London & North Western Railway

Railways came to Bicester and the locality well over 150 years ago. Scattered around the country were small trackways, usually horse powered, but we are only concerned with locomotive-hauled systems.

Kidlington Station

Seniority must go, as far as the town is concerned, to the Oxford-Bicester-Bletchley line, worked from the onset in 1850 by the London and North Western Railway although the plan had initially been financed by a company bearing the same name as the route itself.
At the same time the Oxford and Rugby Railway had a line a few miles to the North, passing through Kidlington, Kidlington Station GWR, Tackley and Heyford, which was being 'taken over' by the mighty Great Western, feverishly engaged in extending their Broad Gauge empire by placing an additional rail outside the original tracks enabling standard and broad gauges to be worked.

To compliment the Oxford-Bletchley line a link had been laid from Verney Junction to Banbury, again worked by the L.N.W.R. This link was closed in 1964, but the other two still remain with the Oxford to Bicester track being reopened for passenger traffic in 1987.

Next to arrive, in 1871, was the legendary line from Quainton Road to Brill, built on a whim of the Duke of Buckingham and Chandos and soon to be known as the Wootton Tramway. It changed its name to the Oxford and Aylesbury Tramroad Company in 1894 in the light of an incredible plan to link those two towns in a somewhat desperate attempt to alleviate the ever-ailing financial position of the line.

Brill Station

The plan never came off the drawing board, although a small terminal station in Oxford had been selected! This amazing line closed in 1935 having been under the ownership of the London-based Metropolitan Railway from 1899 before changing to a Metropolitan and Great Central Joint Committee management in 1906.

By the turn of the century the Great Western had long lost the 'battle of the gauges', the Oxford to Banbury line had reverted to standard gauge and a brave incursion across the Cotswolds had been made in 1887 by the opening of the Banbury and Cheltenham Direct Railway which left the main line at King's Sutton. Never a great success, this line, worked from the onset by the G.W.R., closed in 1964, victim of the so-called "Beeching Axe'. The first few miles into Adderbury remained open for three more years. In 1898 the last of the great trunk routes to the North was opened by linking Quainton Road with Rugby under the wonderful title "The Manchester, Sheffield and Lincolnshire Railway, London Extension", soon to assume the much handier title of the Great Central Railway. A link with the G.W.R. was established in 1905 by extending the tracks from Princes Risborough to Grendon Underwood Junction, the link being operated by the Great Western and Great Central Joint Committee. All this famous Great Central racing ground was removed between 1964 and 1966.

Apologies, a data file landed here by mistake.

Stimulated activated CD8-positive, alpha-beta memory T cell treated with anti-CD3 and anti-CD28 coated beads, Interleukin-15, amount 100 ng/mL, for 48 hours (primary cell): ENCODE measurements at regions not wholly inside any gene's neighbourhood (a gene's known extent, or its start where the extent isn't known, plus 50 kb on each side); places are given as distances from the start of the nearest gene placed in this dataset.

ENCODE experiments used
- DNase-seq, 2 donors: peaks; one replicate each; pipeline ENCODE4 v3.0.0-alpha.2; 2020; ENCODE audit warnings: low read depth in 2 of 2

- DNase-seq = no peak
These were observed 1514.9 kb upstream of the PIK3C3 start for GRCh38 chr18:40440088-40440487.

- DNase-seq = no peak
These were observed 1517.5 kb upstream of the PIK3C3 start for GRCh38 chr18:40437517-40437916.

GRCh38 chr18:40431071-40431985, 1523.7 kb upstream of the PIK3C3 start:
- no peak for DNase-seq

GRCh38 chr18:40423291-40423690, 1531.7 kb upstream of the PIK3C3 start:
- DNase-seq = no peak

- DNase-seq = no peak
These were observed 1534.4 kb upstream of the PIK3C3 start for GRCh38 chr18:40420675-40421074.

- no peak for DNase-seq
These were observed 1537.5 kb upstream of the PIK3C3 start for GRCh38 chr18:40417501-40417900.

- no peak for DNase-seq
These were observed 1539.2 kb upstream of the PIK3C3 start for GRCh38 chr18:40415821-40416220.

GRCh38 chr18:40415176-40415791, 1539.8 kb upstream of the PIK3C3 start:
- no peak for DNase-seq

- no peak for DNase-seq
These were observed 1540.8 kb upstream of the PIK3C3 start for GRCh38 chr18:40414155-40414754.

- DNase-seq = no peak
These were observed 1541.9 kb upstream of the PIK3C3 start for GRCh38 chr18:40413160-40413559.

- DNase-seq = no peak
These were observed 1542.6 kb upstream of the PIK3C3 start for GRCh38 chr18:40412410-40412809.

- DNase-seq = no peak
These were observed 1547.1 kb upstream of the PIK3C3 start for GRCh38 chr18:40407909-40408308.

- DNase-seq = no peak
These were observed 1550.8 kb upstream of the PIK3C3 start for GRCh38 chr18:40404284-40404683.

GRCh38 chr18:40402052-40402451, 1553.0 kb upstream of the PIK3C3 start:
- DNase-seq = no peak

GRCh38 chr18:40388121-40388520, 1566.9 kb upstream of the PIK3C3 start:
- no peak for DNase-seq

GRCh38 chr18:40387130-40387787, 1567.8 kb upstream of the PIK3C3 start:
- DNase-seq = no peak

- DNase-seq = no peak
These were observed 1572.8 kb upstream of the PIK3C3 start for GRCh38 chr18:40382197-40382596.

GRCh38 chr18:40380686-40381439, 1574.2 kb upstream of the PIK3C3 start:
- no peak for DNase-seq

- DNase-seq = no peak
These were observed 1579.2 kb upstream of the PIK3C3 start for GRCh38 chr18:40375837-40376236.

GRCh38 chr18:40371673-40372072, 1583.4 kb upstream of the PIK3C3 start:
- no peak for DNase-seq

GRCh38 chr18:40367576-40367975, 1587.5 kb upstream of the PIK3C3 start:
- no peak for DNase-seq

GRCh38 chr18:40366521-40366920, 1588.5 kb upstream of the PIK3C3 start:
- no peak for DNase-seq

Bicester Station - London Road

Last to arrive, the Great Western main line through Bicester which opened in 1910 and was a logical link between Princes Risborough and Banbury and, indeed, shortened the Paddington to Birmingham run by no less than 19 miles. So, the first and last to open survive still, the rest are just a rather nostalgic memory.

Work started on the Oxford line on 13th June 1848 under the direction of the Buckinghamshire Railway Company and a 16 mile section of the Oxford line between Bletchley and Islip was opened in October, 1850. It was operated by the London and North Western Railway Company (LNWR). For the stretch of line from Islip into Oxford, the Company wanted to link in to the GWR station at Oxford but agreement couldn't be reached. A temporary terminus on the outskirts of the city (Banbury Road) was opened in December 1850. Land was eventually acquired that allowed them to bring in the line parallel to the GWR line into Oxford with the new terminus - Rewley Road (on the site of Rewley Abbey) - being built adjacent to the GWR station. This station was opened in May 1851.

Oxford Station - Rewley Road

The early years were marked by a terrible accident at Bicester when a number of people were killed on a Euston to Oxford excursion train. Recovering from this calamity the L.N.W.R., as well as establishing a good local service between Bletchley and Oxford, ran many excursions to and from Euston. For most people living between Bicester and Swanbourne this was the quickest way of travelling to and from London.
Once established, six passenger trains ran daily in each direction, the number increasing to a dozen by the turn of the century and, by then, semi fast trains were providing Bicester with through services to Bedford and Cambridge - which gave it the unofficial title of the "Oxbridge" line. In the Oxford direction Islip provided an intermediate station.

Islip Station

In 1905, in an attempt to acquire core traffic, 'Halts' were built as close as possible to villages at Wendlebury, Charlton-on-Otmoor, Oddington, Oxford Road, Wolvercote (which the L.N.W.R. spelt as “Woolvercot”) and at Port Meadow. These were served, morning and evening, by a quaint 'Rail-Motor', a single coach powered by a steam engine at one end of the chassis.
The six halts were withdrawn from service during WW1 (1.1.1917) and reinstated after the war (5.5.1919). The service was once again withdrawn in 1926 during the General Strike and, with the introduction of new bus services, was never reinstated.

Oddington Halt

North of Bicester to Bletchley there were stations and halts at Launton, Marsh Gibbon & Poundon, Verney Junction, Claydon and Winslow. Moving on to 1922, just prior to the 'Grouping' when the big four Railway Companies came into being, the L.N.W.R. made much of its connections at Oxford and Bletchley, connecting at the former with G.W.R. services to Worcester and Hereford and with L.S.W.R. services to the South Coast, while Bletchley provided fast services to London, the Midlands and North. The 'Halts' closed in 1926 but the 'dozen a day each way' service continued through the 1920s and 1930s under control of the L.M.S.